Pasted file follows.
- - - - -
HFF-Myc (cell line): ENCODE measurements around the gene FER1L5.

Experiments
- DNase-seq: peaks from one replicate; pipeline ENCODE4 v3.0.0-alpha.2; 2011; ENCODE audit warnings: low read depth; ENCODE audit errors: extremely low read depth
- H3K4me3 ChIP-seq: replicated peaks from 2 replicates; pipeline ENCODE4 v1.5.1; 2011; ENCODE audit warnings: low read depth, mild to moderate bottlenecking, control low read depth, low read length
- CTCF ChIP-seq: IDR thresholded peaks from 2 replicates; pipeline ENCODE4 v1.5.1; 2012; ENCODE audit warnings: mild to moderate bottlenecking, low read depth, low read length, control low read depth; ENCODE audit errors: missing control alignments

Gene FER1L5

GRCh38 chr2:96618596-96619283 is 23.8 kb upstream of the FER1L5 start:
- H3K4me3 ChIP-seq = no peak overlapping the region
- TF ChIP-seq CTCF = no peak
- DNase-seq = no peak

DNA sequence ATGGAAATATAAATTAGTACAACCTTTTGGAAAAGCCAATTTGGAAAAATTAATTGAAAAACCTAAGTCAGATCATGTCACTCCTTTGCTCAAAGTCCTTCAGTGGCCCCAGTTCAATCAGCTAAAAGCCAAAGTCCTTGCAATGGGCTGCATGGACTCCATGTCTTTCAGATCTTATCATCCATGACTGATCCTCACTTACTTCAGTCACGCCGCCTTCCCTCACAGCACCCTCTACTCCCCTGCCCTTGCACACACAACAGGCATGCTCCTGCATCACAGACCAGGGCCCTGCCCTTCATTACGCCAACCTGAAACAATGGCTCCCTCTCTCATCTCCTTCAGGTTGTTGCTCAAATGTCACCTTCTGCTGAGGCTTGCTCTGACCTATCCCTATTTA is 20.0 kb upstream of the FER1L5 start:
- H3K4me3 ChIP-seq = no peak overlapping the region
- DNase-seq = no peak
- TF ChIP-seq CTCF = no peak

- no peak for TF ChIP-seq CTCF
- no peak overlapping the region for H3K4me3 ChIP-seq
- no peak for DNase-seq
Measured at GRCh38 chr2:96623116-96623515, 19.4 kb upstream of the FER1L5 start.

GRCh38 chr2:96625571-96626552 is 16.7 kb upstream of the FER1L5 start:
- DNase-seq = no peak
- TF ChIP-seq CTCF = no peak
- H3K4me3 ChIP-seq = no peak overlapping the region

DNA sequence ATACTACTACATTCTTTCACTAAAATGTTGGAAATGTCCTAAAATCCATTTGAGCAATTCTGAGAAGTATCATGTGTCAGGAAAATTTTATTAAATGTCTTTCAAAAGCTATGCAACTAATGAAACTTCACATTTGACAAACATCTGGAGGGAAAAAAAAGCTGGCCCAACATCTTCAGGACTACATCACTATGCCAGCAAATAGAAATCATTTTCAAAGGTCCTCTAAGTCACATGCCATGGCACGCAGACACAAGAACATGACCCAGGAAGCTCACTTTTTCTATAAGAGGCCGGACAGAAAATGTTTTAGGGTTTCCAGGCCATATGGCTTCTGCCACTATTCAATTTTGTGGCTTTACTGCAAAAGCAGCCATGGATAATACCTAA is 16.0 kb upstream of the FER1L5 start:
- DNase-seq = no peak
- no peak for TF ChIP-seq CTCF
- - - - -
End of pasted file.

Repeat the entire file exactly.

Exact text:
HFF-Myc (cell line): ENCODE measurements around the gene FER1L5.

Experiments
- DNase-seq: peaks from one replicate; pipeline ENCODE4 v3.0.0-alpha.2; 2011; ENCODE audit warnings: low read depth; ENCODE audit errors: extremely low read depth
- H3K4me3 ChIP-seq: replicated peaks from 2 replicates; pipeline ENCODE4 v1.5.1; 2011; ENCODE audit warnings: low read depth, mild to moderate bottlenecking, control low read depth, low read length
- CTCF ChIP-seq: IDR thresholded peaks from 2 replicates; pipeline ENCODE4 v1.5.1; 2012; ENCODE audit warnings: mild to moderate bottlenecking, low read depth, low read length, control low read depth; ENCODE audit errors: missing control alignments

Gene FER1L5

GRCh38 chr2:96618596-96619283 is 23.8 kb upstream of the FER1L5 start:
- H3K4me3 ChIP-seq = no peak overlapping the region
- TF ChIP-seq CTCF = no peak
- DNase-seq = no peak

DNA sequence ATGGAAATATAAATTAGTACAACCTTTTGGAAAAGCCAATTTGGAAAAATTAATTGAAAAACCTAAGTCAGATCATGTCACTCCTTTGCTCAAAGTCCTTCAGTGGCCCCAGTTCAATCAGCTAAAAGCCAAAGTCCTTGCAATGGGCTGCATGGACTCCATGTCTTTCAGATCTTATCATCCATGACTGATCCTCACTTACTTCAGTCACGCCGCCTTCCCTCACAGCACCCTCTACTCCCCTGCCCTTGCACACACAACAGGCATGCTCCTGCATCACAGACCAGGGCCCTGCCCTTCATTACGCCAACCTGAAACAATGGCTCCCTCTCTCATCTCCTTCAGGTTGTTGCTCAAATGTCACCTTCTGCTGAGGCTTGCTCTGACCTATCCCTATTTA is 20.0 kb upstream of the FER1L5 start:
- H3K4me3 ChIP-seq = no peak overlapping the region
- DNase-seq = no peak
- TF ChIP-seq CTCF = no peak

- no peak for TF ChIP-seq CTCF
- no peak overlapping the region for H3K4me3 ChIP-seq
- no peak for DNase-seq
Measured at GRCh38 chr2:96623116-96623515, 19.4 kb upstream of the FER1L5 start.

GRCh38 chr2:96625571-96626552 is 16.7 kb upstream of the FER1L5 start:
- DNase-seq = no peak
- TF ChIP-seq CTCF = no peak
- H3K4me3 ChIP-seq = no peak overlapping the region

DNA sequence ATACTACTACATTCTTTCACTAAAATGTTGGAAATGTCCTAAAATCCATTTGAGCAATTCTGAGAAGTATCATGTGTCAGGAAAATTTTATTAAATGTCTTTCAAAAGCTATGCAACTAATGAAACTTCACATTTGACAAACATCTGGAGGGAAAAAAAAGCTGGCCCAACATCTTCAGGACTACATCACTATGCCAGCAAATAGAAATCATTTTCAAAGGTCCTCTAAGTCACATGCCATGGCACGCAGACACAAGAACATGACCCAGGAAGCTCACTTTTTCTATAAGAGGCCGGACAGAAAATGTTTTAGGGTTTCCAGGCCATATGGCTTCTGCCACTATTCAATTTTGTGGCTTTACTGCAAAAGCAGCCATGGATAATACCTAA is 16.0 kb upstream of the FER1L5 start:
- DNase-seq = no peak
- no peak for TF ChIP-seq CTCF